Seattle Mayor Jenny Durkan announced Friday afternoon the city will introduce two new mobile coronavirus testing kiosks in North and Central Seattle in the next few weeks, in an attempt to further ramp up testing availability as the holiday season nears.
While the city is still in the process of nailing down the locations of the sites, which will provide free, self-administered oral testing, Seattle Fire Chief Harold Scoggins said during a virtual news conference that they’re considering the Northgate or Lake City neighborhoods in North Seattle and the Capitol Hill or Central District neighborhoods in Central Seattle.
“We know testing is one of the critical things we need to have in place to fight this virus. … We want to make testing as easy as possible for the residents of Seattle,” Durkan said during the news conference.
The sites will likely be ready to go by the first or second week of December, with at least five more popping up throughout the city by mid-December. Durkan expects the new kiosks will add a capacity of 3,500 daily tests, meaning the city should be able to provide at least 9,000 tests per day.
“Imagine those home pods when people go to move,” Scoggins said. “They’re 8-by-8 containers.”
Once the kiosks are up and running, people will be able to register for appointments online. They’ll walk or drive up to the site, receive a swab package from a worker inside the kiosk, swab their own mouth, then place the swab back in a plastic bag and return it to the worker. Results will be returned within 48 hours.
The kiosks are a result of a new partnership with Curative, a company founded in January with the initial goal of developing a test for sepsis. As the pandemic worsened, however, it pivoted to prioritize coronavirus testing through a “self-collected, oral fluid swab,” said Curative spokesperson Miranda Gottlieb during the conference.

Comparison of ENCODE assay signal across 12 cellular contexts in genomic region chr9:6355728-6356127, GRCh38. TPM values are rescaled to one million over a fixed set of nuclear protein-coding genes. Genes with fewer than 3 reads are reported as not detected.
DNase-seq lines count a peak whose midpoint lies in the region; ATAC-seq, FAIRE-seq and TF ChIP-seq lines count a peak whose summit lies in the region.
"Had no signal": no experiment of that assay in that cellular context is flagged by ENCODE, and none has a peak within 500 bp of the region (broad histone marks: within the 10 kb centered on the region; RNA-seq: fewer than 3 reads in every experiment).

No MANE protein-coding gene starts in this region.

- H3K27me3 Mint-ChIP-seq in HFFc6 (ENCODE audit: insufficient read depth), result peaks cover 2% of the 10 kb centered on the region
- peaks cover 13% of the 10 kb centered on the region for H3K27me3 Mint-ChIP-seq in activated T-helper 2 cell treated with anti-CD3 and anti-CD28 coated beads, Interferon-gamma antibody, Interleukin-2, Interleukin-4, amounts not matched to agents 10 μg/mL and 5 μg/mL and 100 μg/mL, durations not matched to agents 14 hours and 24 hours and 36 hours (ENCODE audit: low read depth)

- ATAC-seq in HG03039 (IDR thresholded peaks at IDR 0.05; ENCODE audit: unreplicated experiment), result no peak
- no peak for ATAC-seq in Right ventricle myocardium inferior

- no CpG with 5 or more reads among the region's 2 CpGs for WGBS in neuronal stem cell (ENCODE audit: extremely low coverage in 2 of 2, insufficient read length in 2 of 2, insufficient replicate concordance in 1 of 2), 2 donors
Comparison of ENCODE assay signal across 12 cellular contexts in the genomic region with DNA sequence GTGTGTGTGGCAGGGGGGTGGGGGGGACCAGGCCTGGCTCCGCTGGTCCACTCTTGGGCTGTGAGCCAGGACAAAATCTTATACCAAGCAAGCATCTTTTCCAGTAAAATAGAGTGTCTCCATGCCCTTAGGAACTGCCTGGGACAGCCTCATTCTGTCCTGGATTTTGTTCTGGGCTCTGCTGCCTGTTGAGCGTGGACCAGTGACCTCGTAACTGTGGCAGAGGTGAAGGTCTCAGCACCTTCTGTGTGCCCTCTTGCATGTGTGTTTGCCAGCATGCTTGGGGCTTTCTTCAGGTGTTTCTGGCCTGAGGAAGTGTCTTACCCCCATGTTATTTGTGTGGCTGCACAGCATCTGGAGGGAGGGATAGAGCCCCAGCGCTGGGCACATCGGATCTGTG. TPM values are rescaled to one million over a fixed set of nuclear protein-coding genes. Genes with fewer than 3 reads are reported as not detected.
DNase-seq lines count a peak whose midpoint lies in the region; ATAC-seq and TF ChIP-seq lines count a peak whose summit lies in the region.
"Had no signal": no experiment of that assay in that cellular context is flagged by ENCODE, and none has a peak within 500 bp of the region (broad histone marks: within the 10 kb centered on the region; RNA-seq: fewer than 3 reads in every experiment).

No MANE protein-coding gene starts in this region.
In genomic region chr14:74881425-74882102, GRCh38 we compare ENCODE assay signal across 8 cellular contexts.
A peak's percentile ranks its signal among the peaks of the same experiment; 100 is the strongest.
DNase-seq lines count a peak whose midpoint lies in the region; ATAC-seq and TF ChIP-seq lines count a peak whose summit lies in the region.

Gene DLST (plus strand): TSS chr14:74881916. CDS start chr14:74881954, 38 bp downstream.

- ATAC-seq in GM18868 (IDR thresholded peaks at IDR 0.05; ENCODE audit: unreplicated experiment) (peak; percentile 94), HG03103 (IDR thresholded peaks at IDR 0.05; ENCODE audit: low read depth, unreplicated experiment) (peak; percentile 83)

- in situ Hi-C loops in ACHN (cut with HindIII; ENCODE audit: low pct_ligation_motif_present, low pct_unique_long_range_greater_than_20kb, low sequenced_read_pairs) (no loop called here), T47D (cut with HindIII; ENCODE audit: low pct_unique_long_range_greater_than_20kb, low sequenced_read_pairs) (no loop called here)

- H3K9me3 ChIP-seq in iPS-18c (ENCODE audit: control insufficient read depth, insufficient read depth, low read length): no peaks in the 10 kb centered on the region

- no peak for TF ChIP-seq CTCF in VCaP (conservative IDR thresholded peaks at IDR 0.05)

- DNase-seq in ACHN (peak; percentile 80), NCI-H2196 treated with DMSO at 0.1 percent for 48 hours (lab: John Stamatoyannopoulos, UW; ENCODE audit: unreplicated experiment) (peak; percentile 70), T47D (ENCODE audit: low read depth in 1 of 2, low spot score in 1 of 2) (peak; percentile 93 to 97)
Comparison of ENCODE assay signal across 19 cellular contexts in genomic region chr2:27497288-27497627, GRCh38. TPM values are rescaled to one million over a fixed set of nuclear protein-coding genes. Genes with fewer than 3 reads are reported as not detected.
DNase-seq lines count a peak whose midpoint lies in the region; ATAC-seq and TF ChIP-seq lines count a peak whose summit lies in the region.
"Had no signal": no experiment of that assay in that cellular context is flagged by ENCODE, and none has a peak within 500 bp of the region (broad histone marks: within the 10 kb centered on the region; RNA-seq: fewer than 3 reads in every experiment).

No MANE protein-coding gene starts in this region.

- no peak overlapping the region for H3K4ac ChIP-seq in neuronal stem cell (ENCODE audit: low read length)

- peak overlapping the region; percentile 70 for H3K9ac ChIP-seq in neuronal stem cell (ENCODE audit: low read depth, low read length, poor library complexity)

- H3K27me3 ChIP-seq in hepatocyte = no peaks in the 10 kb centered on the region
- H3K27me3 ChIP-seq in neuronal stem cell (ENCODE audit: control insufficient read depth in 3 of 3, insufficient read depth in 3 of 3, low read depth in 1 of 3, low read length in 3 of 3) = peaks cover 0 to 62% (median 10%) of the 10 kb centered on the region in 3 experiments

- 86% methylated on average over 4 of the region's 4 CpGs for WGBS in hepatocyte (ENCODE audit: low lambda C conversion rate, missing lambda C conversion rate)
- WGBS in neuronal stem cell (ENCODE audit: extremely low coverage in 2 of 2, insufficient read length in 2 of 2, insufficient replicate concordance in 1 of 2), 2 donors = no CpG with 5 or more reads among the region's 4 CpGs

Curative has completed more than 7 million tests across 8,000 test sites in the United States. The company began widespread testing in March, and during the summer started deploying mobile testing kiosks throughout the country, reaching about 500 people per day at each site, Gottlieb said.
Because the kiosks are mobile, the city will be able to relocate them to different spots if necessary, though Scoggins said they’re trying to tackle areas that need testing most.
Since June, when Seattle launched its first two testing sites, the city has administered more than 375,000 coronavirus tests, Durkan said.
The sites should prioritize people who have symptoms or who think they’ve been exposed to the virus, not those hoping to get tested so they can attend a social gathering this holiday season, city officials said Friday.
“It’s important to meet the rapidly growing demands, because as you’ve heard, our outbreak has been exponentially growing,” said Patty Hayes, director of Public Health – Seattle & King County, on Friday. “We have a record number of COVID-19 cases in King County. … This is putting an enormous strain on our health care system, including the health care providers we rely on for critical care.”
Hayes ended the conference by pleading with the community to avoid large holiday gatherings, adding that doing so could likely turn the tide of the pandemic.
“I want to urge all Seattleites to continue to protect those you love,” Durkan said.
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